Dry Cleaners Face Higher Cancer Risk
healthwindows.com, spring 2001
Next time you take your unmentionables in for dry cleaning, have pity on the poor guy or gal behind the counter. New research finds that dry-cleaning workers have a greater risk of dying from certain types of cancer.
The study, from the National Institute for Occupational Safety and Health (NIOSH), analyzed a group of 1,708 dry-cleaning workers. The workers had been previously identified as having been exposed to the dry-cleaning chemical perchloroethylene (PCE), a known animal carcinogen and probable human carcinogen. Many had also been exposed to Stoddard solvent, a petroleum-based dry-cleaning solvent.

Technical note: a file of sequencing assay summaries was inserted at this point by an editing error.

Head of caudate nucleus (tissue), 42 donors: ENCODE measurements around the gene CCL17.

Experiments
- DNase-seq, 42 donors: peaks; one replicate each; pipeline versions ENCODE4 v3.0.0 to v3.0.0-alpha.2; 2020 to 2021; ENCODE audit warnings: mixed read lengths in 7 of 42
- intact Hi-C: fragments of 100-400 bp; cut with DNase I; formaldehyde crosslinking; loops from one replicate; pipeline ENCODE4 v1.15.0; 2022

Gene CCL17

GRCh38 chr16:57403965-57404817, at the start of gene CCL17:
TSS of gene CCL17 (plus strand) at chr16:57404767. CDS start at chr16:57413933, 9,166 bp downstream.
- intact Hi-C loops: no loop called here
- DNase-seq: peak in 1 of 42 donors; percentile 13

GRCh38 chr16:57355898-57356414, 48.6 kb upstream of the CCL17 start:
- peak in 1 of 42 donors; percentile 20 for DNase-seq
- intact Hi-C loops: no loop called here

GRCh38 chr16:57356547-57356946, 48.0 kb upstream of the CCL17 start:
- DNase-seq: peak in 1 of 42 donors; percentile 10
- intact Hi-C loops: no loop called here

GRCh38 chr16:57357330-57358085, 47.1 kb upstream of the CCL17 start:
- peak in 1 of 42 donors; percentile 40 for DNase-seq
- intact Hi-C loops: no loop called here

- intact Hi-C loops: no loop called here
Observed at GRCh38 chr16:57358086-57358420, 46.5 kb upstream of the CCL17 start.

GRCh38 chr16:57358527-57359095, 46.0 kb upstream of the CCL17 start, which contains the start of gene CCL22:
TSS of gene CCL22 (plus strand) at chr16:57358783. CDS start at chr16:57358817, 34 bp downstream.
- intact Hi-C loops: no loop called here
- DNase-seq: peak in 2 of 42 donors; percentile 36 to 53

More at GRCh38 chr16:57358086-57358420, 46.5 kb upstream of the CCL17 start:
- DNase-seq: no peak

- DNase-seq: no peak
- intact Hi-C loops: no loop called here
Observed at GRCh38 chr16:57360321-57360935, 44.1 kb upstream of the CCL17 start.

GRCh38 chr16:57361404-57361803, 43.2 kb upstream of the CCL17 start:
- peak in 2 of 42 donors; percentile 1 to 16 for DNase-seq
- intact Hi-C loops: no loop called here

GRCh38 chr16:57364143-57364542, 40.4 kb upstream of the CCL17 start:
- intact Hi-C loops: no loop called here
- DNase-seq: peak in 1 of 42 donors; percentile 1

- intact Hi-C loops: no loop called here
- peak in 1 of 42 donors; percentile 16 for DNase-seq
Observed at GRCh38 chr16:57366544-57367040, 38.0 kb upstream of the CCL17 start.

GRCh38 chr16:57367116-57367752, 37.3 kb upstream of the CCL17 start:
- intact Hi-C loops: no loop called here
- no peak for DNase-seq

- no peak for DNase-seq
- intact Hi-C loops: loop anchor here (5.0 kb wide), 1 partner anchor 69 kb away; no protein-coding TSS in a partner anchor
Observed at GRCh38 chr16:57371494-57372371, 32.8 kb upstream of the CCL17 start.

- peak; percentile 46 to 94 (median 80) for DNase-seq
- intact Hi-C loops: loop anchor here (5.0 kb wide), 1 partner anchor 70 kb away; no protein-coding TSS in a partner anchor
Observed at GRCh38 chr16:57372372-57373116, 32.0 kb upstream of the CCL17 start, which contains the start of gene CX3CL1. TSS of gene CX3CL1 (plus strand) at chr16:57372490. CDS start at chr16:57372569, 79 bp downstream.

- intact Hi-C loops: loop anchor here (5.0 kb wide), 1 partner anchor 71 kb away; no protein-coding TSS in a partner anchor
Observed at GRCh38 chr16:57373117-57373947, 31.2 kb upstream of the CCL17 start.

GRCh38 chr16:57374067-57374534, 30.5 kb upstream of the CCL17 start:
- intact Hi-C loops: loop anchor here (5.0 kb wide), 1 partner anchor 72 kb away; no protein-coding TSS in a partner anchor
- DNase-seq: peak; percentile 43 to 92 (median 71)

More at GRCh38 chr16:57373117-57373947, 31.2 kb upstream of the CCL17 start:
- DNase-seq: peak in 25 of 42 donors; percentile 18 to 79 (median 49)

Investigators found that the dry-cleaning workers had a 25 percent higher rate of cancer deaths overall compared with the general population. The 625 study participants exposed only to PCE also had higher rates of diseases such as tongue cancer, ischemic heart disease and urinary calculi. The researchers also observed a significant excess of esophageal cancer among individuals who had worked only with PCE, for more than five years, and who were first exposed at least 20 years before death.